Job-related pain (Part Two): The opioid crisis in constructionCanadian Contractor
Prescription pain killers and the slippery slope toward abuse
I continue a new series about body stress and strain in construction, how pain is being treated by medication and the associated risks, and preventive measures available to workers and employers.
Read Part One (Medical marijuana)
Read Part Three (Prevention is better than cure)
It’s not uncommon for a trades-person in construction to develop musculoskeletal pains anywhere from the neck down to the ankles. Dealing with this pain using prescription drugs is a relatively easy go-to solution for many in construction. In fact, according to a study released by international commercial insurance provider company CNA, spending on prescription pain killers is 5 to ten per cent higher in the construction industry than any other.
Accidents happen, as do the strains and injury caused by poor work habits on site. However, when drugs are used to mask the pain, there are issues that must be addressed in order to keep the workplace safe for everyone.
First of all, the worker must inform their employer regarding the use of these pain killers, whether it’s a prescription for something as relatively innocent as Tylenol with codeine or as potent as Vicodin, Percocet, or OxyContin.
Pain killer dependency is the industry’s dirty little secret
Correct dosages of these medicines will mask the pain and allow the worker to carry on. However, the slippery slope is the potential for abuse. In its publication, Canadian Model for Providing a Safe Workplace, the Construction Owners Association of Alberta spells out its recommendations regarding prescription drug use on site. “No worker shall misuse prescription or non-prescription drugs while at work. If a worker is taking a prescription or non-prescription drug for which there is a potential unsafe side effect, he or she has an obligation to report it to the supervisor.”
It’s a dirty little secret within the construction industry. Abuse and dependency are serious risks that both workers and their supervisors must consider. The CNA report noted earlier also suggests that although there may be no malicious intent on the part of workers to over-use their prescriptions, the risks increase when the prescription is complete and workers go back to work without the pain killers. . “Workers in the construction industry are especially at risk for prescription opioid abuse,” the study says. “It is estimated that 15.1 percent of construction workers across various specializations have engaged in illicit drug use, including both illegal and legal prescription drug.” This can include either sharing their prescriptions with others or finding alternate sources for the drugs.
Another study, this one from the Centers for Disease Control and Prevention in the U.S. examined the relationship between the number of days of someone’s first opioid prescription and their long-term use. It was scary; patients face a high risk of dependency in as few as four days of taking starting their prescription.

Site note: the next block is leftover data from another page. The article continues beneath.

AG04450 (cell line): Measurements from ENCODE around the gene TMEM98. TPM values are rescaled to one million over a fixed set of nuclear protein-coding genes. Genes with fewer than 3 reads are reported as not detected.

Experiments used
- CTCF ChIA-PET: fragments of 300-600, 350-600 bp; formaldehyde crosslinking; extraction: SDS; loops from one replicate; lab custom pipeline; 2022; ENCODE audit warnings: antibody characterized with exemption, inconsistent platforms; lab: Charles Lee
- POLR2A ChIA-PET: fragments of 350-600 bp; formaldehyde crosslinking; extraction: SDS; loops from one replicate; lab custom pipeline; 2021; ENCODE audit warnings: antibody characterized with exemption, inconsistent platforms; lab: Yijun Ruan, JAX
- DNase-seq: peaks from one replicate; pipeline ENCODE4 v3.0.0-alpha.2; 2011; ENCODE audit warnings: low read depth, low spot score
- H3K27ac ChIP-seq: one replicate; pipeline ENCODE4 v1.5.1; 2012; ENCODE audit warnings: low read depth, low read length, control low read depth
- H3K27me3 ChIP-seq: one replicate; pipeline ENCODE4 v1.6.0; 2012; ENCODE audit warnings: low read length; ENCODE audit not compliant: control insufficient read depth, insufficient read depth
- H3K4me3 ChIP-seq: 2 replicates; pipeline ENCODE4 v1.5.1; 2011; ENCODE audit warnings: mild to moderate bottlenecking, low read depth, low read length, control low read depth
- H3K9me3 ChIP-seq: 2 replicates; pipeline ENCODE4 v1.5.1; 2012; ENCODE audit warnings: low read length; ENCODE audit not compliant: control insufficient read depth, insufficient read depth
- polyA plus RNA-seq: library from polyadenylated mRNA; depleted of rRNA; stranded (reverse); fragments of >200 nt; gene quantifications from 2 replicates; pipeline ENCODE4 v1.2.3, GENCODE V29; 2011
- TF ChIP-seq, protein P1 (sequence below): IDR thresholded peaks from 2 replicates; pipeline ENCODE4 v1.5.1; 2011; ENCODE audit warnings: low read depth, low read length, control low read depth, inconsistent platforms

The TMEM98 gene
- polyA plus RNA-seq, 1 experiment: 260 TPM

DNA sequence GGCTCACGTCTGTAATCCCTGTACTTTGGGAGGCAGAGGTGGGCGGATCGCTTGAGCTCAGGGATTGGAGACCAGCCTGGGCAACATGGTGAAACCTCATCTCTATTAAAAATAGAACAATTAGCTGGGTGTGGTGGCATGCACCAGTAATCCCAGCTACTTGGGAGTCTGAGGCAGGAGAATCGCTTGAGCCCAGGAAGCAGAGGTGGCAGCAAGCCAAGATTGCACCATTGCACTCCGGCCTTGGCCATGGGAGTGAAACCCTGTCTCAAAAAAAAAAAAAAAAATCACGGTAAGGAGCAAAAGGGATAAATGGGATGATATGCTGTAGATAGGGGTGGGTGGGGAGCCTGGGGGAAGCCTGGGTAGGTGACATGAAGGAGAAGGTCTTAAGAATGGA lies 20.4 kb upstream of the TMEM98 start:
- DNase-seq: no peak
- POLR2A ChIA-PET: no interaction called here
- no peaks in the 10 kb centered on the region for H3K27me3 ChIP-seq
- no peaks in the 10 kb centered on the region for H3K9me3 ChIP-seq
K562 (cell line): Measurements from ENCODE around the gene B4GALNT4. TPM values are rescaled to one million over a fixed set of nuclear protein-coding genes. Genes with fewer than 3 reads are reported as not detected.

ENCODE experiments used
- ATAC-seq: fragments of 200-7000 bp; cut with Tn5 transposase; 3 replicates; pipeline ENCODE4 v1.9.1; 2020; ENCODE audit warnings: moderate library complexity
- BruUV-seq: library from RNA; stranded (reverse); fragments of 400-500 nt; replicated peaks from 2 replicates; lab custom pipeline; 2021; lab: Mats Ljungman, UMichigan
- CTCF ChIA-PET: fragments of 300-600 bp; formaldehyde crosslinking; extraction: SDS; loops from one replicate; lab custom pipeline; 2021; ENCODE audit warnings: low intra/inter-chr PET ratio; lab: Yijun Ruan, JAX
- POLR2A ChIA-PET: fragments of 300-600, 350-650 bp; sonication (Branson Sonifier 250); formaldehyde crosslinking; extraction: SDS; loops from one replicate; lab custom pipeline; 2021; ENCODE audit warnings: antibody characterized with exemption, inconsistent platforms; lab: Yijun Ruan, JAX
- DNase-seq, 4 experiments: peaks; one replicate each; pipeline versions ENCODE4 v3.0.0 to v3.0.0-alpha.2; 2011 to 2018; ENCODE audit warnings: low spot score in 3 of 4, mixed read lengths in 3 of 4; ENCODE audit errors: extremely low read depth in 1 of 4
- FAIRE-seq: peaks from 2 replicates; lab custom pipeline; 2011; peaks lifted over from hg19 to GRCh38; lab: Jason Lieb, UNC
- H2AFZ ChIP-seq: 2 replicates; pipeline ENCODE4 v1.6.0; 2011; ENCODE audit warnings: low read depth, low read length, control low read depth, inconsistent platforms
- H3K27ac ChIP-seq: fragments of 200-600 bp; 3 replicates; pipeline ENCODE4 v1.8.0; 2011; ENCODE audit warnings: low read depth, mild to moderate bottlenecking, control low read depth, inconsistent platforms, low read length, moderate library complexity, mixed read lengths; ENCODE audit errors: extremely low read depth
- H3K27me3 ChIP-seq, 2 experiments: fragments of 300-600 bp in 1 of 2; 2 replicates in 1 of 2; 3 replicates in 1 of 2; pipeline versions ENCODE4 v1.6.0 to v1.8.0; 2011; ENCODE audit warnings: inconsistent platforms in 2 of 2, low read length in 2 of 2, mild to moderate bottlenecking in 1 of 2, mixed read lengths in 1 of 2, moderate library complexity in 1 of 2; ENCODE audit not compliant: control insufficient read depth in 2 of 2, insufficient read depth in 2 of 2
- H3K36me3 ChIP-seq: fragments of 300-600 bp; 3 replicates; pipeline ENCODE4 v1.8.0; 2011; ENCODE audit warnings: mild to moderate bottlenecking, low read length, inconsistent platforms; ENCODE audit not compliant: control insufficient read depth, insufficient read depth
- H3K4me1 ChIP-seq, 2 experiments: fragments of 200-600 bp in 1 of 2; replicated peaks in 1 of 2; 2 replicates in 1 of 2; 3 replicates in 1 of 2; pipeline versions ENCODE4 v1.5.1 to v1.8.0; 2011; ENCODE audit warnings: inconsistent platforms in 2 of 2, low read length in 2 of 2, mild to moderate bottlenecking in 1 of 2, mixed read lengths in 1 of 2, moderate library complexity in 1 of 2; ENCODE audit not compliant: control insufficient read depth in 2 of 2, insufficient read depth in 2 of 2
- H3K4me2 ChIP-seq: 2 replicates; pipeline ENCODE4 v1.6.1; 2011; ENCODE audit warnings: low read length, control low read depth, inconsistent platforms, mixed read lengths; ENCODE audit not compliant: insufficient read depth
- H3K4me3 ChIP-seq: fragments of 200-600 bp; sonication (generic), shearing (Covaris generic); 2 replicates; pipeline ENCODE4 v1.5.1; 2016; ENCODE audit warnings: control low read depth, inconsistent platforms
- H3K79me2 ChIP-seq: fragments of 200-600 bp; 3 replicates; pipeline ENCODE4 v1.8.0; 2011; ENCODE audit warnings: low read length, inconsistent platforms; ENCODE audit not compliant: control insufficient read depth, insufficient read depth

What steps should employers take?
What is problematic for employers is that they cannot act or discriminate against the correct use of prescribed drugs. Privacy is also an issue to consider. Yet so is the safety for everyone on the site. The CNA report suggests that while “used responsibly, opioids are potentially an effective tool to mask acute pain for the worker,” better education concerning responsible opioid use is critical. In practice, an honor system of sorts needs to be established and understood, creating an atmosphere of openness and support so workers returning to work feel comfortable about speaking up and not being misunderstood.
In the case of abuse observed on the job, the action required is obvious. The Compensation Board of Alberta tells employers to “immediately send any employee home by taxi who reports to work under the influence of alcohol or drugs and notify Corporate Wellness… document any incidents of substance abuse, and …investigate the violation and follow through with the appropriate discipline.”
Seeking a better solution at the root cause
In addressing this issue, GCA International, based in Whitinsville, MA, and a leading executive search firm with special attention to and appreciation for green building and sustainable design, quotes Liz Griggs, chief executive of Canterbury Healthcare, a San Francisco-based healthcare and workers’ compensation insurance company. “The construction industry has to really start looking at prevention programs,” Griggs says. “The benefits of having a prevention program in place far outweighs [the cost of] dealing with the back end of someone getting addicted to opioids.”
In other words, the smartest move of all would be to take steps to prevent accidents of course, but also to prevent the likelihood of injury through poor work-site habits and repetitive movements that twist or strain the body unnaturally. That’s next in my series.
Tomorrow….Part Three of this series: Preventative measures to reduce musculoskeletal injury
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